INDIANAPOLIS -- The Bears understand Shea McClellin's importance to their defensive rebuilding project. Maximizing their 2012 first-round pick's production seems a necessity and a reasonable expectation for a unit that set a club record last season for most yards allowed.
General manager Phil Emery and coach Marc Trestman aren't exactly hitting the reset button on McClellin's career by moving him from defensive end to strong-side linebacker, but it's clear they're confident the move will tap McClellin's potential and turn him into the type of disruptive playmaker who the Bears hope can help restore their defense.
"Shea is really excited about the opportunity to get off the ball, to be able to run and do some things," Trestman said Thursday at the NFL scouting combine. "That doesn't mean Shea won't be a pass rusher. With his skill set, his speed, I'm really excited to see how this thing evolves with him."
Emery considers McClellin to be the Bears' most disruptive pass rusher, but he has struggled through two seasons to finish his rushes with sacks. He has only 61/2 in 28 career games.
Perhaps a move to strong-side linebacker will position McClellin to excel against the run and exploit his speed. He still can rush the passer in appropriate situations. That's Emery's thinking, at least.
He remembers how McClellin stood out at Boise State partly because of his ability to play standing up and in space as well as lining up with his hand on the ground. Without having to engage an offensive tackle immediately after the snap, he could read, react and create favorable angles in pursuit.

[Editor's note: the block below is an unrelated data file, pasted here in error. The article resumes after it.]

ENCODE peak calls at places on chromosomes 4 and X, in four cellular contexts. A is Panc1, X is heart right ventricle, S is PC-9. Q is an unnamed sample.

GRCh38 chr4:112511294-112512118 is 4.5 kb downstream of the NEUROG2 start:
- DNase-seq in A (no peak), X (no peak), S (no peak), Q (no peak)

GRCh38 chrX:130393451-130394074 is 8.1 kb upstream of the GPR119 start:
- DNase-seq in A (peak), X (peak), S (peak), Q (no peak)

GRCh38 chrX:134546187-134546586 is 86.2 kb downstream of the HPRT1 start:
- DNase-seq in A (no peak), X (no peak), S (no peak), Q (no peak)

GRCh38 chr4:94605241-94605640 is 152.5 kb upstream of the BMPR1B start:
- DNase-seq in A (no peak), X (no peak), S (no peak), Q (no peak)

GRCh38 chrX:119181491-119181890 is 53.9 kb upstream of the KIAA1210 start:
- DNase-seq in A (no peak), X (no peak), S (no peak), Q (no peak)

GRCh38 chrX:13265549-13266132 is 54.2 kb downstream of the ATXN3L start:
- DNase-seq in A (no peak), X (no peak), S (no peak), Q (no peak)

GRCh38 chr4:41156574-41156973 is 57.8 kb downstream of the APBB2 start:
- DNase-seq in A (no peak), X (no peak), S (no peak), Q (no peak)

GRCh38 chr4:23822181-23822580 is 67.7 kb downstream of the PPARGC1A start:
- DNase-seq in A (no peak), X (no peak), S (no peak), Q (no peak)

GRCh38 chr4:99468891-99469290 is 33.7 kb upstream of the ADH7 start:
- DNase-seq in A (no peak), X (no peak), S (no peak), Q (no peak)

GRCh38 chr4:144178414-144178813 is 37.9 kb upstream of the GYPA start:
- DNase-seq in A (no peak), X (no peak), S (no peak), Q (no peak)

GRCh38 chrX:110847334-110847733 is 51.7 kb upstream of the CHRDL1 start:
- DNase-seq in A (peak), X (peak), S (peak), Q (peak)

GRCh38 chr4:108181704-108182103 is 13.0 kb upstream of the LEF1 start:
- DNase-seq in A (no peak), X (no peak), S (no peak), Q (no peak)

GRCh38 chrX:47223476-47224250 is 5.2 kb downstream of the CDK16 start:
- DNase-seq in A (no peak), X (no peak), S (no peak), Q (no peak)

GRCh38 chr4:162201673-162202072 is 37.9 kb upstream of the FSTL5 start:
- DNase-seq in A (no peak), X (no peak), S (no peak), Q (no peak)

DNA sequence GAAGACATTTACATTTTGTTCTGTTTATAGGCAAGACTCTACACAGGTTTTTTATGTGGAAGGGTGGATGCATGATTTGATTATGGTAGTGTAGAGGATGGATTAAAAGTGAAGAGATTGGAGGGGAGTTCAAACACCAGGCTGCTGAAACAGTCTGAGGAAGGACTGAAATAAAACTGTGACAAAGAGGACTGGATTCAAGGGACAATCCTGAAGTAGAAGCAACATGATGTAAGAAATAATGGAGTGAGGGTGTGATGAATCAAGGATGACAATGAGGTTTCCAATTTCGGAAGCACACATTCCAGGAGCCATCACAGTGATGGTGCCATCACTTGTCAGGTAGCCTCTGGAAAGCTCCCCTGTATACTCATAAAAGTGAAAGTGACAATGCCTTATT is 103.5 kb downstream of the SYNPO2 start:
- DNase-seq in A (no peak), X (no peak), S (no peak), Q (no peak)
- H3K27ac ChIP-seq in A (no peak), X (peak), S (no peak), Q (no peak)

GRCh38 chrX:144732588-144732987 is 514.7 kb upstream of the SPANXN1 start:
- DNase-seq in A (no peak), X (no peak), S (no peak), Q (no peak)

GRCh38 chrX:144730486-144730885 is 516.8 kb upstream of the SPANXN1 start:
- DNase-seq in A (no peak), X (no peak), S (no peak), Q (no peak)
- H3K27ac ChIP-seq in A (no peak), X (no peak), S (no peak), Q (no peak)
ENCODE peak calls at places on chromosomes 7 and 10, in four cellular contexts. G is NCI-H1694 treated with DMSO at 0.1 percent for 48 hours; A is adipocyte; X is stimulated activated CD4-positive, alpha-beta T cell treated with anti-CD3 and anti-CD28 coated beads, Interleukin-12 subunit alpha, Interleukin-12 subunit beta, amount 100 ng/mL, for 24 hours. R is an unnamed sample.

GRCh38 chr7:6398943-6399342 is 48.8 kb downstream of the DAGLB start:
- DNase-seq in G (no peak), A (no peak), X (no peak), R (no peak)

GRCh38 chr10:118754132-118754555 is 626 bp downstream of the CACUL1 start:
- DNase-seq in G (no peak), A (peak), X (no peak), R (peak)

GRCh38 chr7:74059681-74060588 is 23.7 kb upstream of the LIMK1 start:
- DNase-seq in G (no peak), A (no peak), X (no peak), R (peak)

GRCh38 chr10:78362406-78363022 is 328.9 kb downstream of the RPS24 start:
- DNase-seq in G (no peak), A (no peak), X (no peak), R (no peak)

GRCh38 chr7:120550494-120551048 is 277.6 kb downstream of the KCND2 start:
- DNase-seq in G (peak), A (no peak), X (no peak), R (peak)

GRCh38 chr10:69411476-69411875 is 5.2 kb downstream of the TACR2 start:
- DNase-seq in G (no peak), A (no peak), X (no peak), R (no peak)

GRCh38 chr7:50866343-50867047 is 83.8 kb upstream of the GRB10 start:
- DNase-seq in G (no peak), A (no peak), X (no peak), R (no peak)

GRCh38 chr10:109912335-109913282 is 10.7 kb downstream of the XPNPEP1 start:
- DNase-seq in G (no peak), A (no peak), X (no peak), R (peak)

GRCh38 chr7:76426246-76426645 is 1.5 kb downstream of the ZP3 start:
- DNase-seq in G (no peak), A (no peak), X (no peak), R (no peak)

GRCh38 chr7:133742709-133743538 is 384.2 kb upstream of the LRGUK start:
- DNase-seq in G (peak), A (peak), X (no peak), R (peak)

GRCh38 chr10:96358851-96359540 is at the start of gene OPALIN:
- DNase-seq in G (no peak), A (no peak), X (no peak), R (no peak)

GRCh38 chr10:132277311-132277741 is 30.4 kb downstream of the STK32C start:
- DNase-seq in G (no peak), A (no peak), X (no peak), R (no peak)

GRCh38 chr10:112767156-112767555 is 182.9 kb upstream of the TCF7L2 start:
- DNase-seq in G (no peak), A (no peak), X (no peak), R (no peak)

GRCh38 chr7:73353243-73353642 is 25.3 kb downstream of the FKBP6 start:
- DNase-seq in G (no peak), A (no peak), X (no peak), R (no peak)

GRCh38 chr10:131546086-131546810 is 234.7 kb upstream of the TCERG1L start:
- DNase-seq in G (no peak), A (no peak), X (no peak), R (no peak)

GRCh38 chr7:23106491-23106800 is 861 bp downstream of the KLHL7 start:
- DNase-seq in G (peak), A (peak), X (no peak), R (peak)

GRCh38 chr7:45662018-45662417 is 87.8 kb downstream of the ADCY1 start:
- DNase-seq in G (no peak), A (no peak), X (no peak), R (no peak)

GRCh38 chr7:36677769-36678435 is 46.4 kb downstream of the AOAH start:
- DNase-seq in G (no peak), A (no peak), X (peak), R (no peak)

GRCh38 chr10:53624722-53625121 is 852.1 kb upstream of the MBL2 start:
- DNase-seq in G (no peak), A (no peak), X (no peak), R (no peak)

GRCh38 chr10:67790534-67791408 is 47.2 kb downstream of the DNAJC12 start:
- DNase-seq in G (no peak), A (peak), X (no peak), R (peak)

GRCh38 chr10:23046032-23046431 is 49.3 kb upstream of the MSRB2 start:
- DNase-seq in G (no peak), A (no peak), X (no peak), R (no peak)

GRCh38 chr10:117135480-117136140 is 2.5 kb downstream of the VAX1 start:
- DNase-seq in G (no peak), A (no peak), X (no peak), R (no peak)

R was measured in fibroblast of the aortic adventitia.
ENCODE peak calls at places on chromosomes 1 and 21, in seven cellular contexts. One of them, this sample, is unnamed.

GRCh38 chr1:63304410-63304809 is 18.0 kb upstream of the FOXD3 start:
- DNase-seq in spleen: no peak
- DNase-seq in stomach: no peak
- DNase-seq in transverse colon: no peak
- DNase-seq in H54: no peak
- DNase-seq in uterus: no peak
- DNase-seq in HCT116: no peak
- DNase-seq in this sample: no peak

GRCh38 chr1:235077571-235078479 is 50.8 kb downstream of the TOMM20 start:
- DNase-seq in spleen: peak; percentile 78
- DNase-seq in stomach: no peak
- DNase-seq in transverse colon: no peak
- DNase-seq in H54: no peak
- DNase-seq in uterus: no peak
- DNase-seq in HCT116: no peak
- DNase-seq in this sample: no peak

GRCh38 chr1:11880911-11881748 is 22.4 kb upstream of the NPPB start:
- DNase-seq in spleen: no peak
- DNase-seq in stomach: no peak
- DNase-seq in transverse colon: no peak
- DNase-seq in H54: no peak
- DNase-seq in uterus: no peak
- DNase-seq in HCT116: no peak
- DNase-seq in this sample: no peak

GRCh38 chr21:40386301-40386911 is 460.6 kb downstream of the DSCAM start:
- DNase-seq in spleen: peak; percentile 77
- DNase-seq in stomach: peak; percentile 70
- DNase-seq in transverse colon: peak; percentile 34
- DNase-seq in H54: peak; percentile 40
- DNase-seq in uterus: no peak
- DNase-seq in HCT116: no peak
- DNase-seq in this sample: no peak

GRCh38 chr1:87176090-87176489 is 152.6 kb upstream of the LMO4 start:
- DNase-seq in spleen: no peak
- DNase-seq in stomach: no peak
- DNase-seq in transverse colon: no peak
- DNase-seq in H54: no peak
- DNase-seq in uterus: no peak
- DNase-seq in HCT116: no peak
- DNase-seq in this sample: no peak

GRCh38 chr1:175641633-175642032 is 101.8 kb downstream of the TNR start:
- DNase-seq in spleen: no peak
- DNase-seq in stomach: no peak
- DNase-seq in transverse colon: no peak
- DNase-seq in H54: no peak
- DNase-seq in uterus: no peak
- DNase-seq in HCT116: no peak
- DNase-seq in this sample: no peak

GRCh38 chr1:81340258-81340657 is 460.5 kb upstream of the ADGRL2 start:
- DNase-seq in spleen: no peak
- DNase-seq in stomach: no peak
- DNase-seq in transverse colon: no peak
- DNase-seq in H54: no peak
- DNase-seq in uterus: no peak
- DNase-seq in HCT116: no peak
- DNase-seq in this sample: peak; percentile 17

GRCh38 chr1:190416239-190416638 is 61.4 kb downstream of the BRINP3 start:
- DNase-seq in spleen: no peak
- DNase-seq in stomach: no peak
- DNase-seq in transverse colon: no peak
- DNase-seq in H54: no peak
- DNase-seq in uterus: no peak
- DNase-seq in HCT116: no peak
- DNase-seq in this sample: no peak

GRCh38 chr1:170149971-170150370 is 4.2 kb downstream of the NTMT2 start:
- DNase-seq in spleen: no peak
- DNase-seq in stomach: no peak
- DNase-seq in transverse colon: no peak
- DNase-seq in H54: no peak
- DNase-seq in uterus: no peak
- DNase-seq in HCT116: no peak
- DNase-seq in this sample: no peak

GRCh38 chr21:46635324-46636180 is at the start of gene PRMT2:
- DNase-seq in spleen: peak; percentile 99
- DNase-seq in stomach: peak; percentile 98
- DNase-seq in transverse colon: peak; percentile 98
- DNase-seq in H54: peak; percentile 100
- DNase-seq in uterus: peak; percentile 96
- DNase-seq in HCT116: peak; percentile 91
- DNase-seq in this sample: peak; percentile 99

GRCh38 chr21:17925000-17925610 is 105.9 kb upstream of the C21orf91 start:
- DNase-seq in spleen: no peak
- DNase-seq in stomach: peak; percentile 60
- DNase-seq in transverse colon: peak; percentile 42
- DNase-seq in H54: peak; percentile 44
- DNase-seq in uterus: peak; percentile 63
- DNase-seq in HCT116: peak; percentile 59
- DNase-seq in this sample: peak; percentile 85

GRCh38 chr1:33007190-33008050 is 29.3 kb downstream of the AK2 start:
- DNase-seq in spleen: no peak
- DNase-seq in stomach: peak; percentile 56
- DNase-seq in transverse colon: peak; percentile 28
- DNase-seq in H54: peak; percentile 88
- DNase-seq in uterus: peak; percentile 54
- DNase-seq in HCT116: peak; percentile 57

"We see it every day on the practice field," Emery said. "We see it on the game field. (Vikings running back) Adrian Peterson isn't used much in the passing game, but he was one-on-one with him. He had no trouble covering him. The guy has very good hips, very good quickness, very good speed for his position."
Emery also likes McClellin's size. He is listed at 6 foot 3, and Emery expects him to play next season at approximately 250 pounds.
"He will be our biggest linebacker," Emery said. "So that gives him versatility, along with that subset of athleticism and speed."
McClellin has said he will play happily wherever the team asks him -- strong-side linebacker with some middle linebacker mixed in.
Jon Bostic, last year's second-round pick, will compete with McClellin at both spots. Those two also will contend with outside linebacker Khaseem Greene. And if the Bears follow through with the interest they have expressed in re-signing D.J. Williams, and/or add another player in free agency or the draft, the competition should be of high quality.
Emery has faith McClellin will force his way onto the field with his athleticism. If he does, Emery expects a significant step forward for the whole defense.
"His versatility is his strength," Emery said. "Generally, we'll take calculated risks, which we did (drafting) Shea. When we swing, we're going to swing on the high side of athleticism. And that's why we're still excited about him being able to contribute at a high level."
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